In a previous post, we saw the importance of Web Accessibility and mentioned The WebAIM Million, an analysis by WebAIM on the current state of Web Accessibility of 1 million popular pages.
The results were devastating: the analyzed home sites averaged almost 60 errors each, and the percentage of clean sites was less than 3%. But, there was a silver lining: most of the errors could be grouped into just a handful of categories. Out of a total of 59.6 million errors, 52.1 million were caused by only five easy-to-prevent problems:
- 36 million were instances of text with insufficient contrast.
- 12.3 million were images without an alterntive text.
- 2 million were inputs without a corresponding label.
- 1.3 million were ambiguous or empty links.
- 0.5 million were unordered headings.
Correcting these five issue types would fix most of the Accessibility problems detected.
The 5 easy steps
1. Increase text color contrast
Poor text contrast was the most common mistake according to the WebAIM report. On average, the analyzed home pages contained 36 issues with insufficient contrast between text and its background.
For me, this may be the most limiting requirement (at least creativity-wise), as many times I find an interesting color palette that I end up discarding because it doesn't meet the WCAG specifications. One option is following the less restrictive Level AA level criteria as it is not possible to satisfy all Level AAA success criteria for some content anyway.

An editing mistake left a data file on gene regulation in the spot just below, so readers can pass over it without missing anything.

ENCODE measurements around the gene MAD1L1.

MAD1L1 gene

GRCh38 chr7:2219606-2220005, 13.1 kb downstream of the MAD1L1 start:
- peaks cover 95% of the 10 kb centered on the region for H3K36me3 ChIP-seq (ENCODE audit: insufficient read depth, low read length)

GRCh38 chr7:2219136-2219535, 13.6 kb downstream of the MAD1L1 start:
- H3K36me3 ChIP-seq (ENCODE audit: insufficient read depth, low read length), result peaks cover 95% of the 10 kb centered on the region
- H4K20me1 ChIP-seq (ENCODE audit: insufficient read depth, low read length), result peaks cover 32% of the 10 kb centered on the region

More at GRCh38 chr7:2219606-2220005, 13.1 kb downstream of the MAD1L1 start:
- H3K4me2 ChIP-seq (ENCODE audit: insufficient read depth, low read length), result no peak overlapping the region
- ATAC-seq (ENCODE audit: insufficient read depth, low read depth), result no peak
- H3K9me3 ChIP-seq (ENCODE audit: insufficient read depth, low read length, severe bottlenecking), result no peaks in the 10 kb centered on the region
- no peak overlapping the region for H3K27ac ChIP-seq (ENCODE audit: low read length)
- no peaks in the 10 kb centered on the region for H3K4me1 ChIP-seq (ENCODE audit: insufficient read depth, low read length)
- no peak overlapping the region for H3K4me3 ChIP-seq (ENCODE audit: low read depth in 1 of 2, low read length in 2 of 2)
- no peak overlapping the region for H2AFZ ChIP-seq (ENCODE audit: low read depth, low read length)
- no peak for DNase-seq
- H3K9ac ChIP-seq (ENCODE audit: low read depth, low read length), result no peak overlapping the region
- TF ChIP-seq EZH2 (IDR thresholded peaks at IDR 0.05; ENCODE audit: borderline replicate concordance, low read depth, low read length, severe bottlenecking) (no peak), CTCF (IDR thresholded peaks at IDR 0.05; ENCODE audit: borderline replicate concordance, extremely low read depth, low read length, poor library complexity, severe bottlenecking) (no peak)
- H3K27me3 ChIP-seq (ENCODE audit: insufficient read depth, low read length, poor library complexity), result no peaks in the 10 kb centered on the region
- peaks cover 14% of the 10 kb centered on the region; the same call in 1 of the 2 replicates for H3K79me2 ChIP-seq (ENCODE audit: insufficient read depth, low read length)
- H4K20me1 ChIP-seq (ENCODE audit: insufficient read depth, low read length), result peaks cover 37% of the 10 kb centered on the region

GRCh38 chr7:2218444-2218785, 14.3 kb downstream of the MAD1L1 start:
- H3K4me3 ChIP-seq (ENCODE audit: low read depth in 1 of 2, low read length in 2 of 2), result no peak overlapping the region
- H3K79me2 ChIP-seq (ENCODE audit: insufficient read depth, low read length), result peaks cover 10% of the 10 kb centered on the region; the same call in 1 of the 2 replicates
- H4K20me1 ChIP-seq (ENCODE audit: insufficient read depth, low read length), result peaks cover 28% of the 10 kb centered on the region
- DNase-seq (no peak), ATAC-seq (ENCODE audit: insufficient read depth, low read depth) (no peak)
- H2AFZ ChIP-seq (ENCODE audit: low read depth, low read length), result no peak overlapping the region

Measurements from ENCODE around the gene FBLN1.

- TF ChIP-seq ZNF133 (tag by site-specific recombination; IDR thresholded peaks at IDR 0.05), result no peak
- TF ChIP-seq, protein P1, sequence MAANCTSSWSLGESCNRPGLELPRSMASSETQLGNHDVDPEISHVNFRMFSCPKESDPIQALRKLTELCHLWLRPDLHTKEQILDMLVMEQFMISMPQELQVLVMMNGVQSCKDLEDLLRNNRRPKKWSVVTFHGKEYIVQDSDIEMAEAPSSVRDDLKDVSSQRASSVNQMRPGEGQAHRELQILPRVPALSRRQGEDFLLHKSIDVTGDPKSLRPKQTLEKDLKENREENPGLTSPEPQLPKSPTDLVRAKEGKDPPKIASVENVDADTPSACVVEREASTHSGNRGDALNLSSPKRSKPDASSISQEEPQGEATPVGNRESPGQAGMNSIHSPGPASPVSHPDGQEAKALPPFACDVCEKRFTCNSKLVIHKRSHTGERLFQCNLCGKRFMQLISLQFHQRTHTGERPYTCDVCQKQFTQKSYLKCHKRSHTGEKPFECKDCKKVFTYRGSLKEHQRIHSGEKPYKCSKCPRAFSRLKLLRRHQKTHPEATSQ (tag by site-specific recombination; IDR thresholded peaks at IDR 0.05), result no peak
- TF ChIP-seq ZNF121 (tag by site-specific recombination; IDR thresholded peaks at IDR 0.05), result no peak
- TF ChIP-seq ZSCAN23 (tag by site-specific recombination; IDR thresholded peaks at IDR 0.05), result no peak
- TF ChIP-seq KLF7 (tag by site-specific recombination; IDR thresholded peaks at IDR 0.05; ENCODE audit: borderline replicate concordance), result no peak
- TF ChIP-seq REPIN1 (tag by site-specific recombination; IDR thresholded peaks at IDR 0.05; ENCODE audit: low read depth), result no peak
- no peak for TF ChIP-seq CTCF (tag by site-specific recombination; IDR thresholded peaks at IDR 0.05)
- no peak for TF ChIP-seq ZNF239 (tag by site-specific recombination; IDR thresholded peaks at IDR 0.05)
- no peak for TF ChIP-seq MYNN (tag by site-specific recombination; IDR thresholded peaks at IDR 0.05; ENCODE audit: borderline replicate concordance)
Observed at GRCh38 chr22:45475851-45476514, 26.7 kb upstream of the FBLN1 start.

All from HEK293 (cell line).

WebAIM has a really nice tool to check color contrast, and you can find many other tools online. Actually, it is really easy to implement your own one. It requires some math, but nothing fancy, and it can be a great learning experience. For example, I developed a contrast checker myself in order to test RGB colors since all the checkers I found online worked with HEX values only.
2. Add alternative text to images
Adding alternative text to images is one of the main pillars and basic principles of Web Accessibility. Yet it is one of the most common problems in almost every website, even when the
alt attribute is required in images.
<img src="guernica.jpg" alt="Guernica painting by Pablo Picasso" />
Although it seems as simple as adding the
alt attribute with a description to the
<img> tag, the alternative text may require a little bit of thought. What is the role of the image? What is the text surrounding it? We may not want to ignore the image (adding an
alt=""), and we don't want to have screen readers repeating the same information twice.
alton the right could work for the image, it will depend on the context
And one more thing to consider: if the image is used as a CTA, the
alt should be a description of the action to be taken and not of the image! Users may want to know that the image is a printer, but what they really want to know is that if they click on it, the document will be printed.
3. Label form elements
Labels present many benefits such as: (1) they help identify & provide additional information about the field; (2) when clicked they will focus on the linked form element; and (3) they are simple to implement. You just need to wrap the text with a
<label> tag and use the
for attribute to point to the element's id:
<label for="username">Username:</label> <input id="username" type="text" name="user"> <label for="password">Password:</label> <input id="password" type="password" name="pass">